Ten links that point towards the future of new media marketing:
You probably noticed this showing up. I think it’s a great move. Consolidates similar content and also shows who among your network likes similar types of content. That type of chart can’t be far behind.
While still not mainstream, these numbers are increasing quickly.
Looks like you’ll be missing less and less content on your iPad.
Interesting idea. I’m not sure I’d have shown the guy coming around the corner stealing the prize from the girl.
As content becomes the reached-for tool in the marketers belt, it’s going to take a monumental shift in thinking for a lot of people accustomed to just pushing out messages. The idea of adding value does not come as naturally to advertisers as it does to publishers.
According to a recent Roper survey, about 90% of CMOs see content as the future of marketing. This is a very good high level view of how marketers can approach the new content game, with a number of good charts breaking out the process.
An interesting part of the negotiation was the number of homes NBCU reaches. With rumors flying that YouTube is making a run for the NFL contract, I have to wonder if that won’t be a potential problem for them. Sure, everyone has a computer, but most people aren’t going to watch a football game with their friends on it. Perhaps there will be some sort of partnership deal with a smaller network.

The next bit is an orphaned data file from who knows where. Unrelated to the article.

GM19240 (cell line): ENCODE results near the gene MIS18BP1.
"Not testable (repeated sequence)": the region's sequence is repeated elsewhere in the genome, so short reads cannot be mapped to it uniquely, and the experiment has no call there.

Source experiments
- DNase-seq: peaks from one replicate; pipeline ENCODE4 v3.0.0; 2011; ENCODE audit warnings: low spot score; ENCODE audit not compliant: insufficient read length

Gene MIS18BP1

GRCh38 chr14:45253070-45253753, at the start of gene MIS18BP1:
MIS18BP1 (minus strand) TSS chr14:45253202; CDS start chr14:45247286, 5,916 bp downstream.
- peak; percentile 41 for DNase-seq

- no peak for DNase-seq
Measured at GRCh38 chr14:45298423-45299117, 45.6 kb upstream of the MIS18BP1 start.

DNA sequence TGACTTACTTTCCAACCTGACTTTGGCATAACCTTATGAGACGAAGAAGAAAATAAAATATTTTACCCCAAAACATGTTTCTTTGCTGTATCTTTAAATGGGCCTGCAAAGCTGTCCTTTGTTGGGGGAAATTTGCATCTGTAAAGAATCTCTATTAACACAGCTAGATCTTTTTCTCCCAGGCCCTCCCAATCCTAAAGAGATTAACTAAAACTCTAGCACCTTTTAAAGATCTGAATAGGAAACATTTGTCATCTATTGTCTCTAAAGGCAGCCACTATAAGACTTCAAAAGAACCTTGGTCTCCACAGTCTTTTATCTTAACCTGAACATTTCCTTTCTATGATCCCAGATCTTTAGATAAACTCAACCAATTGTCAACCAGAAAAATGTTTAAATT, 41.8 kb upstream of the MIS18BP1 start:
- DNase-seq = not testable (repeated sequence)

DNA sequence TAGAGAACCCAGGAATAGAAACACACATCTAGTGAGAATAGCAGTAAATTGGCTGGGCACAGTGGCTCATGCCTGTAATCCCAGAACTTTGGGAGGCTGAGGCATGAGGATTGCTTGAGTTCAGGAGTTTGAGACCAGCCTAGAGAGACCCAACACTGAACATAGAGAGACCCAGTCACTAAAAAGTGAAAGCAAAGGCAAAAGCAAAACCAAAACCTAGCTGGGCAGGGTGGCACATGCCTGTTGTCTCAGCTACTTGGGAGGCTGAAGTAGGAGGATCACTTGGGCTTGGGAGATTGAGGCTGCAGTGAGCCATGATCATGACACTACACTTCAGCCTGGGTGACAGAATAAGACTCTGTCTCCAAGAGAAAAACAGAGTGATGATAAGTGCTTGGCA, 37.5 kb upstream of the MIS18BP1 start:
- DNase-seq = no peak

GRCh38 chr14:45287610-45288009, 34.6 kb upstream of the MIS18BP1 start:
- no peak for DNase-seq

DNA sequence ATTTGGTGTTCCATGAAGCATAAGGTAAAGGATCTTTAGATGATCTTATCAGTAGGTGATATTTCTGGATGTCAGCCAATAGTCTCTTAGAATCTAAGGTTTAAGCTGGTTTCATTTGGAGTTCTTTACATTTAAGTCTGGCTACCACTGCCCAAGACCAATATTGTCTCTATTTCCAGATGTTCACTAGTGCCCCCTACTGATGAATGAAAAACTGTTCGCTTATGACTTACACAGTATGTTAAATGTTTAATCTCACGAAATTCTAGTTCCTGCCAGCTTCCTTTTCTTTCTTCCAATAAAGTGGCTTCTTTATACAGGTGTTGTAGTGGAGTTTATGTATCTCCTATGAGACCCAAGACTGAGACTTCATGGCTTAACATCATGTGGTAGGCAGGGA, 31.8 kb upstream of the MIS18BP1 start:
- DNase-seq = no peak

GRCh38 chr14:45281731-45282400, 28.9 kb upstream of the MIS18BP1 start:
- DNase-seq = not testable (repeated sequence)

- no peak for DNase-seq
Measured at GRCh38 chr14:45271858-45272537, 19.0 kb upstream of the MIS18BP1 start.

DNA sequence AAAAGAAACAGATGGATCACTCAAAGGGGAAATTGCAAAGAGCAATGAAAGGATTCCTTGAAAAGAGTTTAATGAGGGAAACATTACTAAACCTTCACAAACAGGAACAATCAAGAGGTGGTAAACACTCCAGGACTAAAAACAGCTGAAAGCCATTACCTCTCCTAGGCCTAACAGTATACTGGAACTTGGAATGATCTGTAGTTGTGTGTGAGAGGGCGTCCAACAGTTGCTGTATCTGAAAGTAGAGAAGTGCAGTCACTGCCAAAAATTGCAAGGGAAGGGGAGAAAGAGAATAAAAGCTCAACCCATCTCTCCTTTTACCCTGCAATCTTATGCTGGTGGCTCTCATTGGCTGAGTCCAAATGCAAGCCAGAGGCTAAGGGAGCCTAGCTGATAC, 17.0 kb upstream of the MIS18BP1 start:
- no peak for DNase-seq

Once personalization has reached underwear, it’s either hit the big time or jumped the shark.
While the Drudge data is interesting, it’s not a marketing opportunity the way Twitter and Facebook are. So the most interesting part for me is down the page, where they explain why Twitter refers more traffic than Facebook. I have to agree, although still I’m surprised Twitter is anywhere near Facebook, given Facebook’s sheer size and frequency of use.
This stat isn’t surprising, and I think if anything points to how many of us have a difficult time segmenting a large portion of our network into either friend, family, coworker, or whatever. While I like what Google+ is doing, I wonder if people are really up for making those additional posting decisions on a regular basis. It does add friction to the posting process.